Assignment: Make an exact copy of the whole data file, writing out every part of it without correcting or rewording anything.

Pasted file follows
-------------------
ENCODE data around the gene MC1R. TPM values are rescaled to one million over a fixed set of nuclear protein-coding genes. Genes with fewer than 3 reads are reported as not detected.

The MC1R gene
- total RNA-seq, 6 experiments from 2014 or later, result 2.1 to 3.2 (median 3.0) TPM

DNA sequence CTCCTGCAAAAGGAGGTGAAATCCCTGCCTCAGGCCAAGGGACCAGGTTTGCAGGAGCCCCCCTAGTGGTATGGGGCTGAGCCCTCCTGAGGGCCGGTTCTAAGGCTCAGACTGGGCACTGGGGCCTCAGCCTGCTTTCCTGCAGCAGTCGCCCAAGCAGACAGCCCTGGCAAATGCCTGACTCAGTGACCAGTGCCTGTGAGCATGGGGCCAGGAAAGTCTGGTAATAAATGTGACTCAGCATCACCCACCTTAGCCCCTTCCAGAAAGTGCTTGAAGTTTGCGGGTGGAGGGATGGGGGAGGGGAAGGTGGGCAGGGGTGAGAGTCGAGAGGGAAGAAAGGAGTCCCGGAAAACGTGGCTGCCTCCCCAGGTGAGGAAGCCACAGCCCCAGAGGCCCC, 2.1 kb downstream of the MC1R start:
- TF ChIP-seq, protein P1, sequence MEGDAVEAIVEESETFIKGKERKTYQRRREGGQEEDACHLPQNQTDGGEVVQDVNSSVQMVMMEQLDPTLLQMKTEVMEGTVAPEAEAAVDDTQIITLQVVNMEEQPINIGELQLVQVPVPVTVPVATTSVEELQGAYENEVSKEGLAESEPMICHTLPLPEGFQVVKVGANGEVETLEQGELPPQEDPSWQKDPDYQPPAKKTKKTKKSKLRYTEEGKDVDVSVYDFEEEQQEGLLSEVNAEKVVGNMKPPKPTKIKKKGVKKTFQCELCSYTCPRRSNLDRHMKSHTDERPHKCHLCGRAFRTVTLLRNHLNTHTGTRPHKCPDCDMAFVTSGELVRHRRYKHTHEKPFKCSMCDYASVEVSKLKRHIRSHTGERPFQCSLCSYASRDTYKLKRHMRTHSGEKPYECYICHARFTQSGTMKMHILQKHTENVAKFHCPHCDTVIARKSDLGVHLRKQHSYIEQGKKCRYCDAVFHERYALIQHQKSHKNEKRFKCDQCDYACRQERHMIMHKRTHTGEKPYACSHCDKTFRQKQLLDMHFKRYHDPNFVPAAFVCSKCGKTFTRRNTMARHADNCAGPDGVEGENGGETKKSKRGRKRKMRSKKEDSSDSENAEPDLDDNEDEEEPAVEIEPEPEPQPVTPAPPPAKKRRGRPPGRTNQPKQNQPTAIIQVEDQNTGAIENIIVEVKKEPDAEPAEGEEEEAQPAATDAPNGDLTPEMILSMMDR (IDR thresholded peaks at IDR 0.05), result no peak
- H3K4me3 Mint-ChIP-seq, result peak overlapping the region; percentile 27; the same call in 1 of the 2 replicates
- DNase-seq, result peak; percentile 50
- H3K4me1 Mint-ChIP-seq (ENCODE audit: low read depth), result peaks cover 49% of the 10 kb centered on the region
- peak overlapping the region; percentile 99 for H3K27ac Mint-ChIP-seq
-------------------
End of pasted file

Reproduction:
ENCODE data around the gene MC1R. TPM values are rescaled to one million over a fixed set of nuclear protein-coding genes. Genes with fewer than 3 reads are reported as not detected.

The MC1R gene
- total RNA-seq, 6 experiments from 2014 or later, result 2.1 to 3.2 (median 3.0) TPM

DNA sequence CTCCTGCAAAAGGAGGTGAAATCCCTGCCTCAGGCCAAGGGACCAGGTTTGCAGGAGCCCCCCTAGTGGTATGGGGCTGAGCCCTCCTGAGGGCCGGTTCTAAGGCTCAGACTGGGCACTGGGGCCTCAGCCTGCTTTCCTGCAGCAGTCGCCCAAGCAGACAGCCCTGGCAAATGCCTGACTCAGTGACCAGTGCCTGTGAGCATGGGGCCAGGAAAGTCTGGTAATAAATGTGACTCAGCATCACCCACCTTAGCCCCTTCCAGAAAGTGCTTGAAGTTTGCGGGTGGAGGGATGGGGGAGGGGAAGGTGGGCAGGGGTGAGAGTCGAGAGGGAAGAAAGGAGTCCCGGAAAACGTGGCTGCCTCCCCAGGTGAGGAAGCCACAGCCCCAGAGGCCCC, 2.1 kb downstream of the MC1R start:
- TF ChIP-seq, protein P1, sequence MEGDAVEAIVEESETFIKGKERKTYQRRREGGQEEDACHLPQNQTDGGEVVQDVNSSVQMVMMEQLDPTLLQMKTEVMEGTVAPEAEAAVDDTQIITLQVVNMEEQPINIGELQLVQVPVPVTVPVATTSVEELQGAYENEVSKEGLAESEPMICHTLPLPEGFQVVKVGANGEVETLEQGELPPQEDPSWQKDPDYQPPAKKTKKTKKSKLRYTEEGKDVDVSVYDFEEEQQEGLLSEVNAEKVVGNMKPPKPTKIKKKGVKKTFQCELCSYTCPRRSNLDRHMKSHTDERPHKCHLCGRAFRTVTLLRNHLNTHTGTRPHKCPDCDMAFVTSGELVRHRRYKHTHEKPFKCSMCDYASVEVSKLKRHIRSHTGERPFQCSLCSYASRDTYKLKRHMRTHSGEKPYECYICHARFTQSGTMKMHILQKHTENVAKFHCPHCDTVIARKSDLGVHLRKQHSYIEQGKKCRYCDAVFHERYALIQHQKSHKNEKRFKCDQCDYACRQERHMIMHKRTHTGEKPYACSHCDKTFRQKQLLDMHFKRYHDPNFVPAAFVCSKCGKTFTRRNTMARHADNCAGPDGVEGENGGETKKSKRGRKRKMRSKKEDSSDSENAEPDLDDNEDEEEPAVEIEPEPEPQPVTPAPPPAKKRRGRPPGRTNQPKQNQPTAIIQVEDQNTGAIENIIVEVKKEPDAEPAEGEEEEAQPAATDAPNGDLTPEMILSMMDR (IDR thresholded peaks at IDR 0.05), result no peak
- H3K4me3 Mint-ChIP-seq, result peak overlapping the region; percentile 27; the same call in 1 of the 2 replicates
- DNase-seq, result peak; percentile 50
- H3K4me1 Mint-ChIP-seq (ENCODE audit: low read depth), result peaks cover 49% of the 10 kb centered on the region
- peak overlapping the region; percentile 99 for H3K27ac Mint-ChIP-seq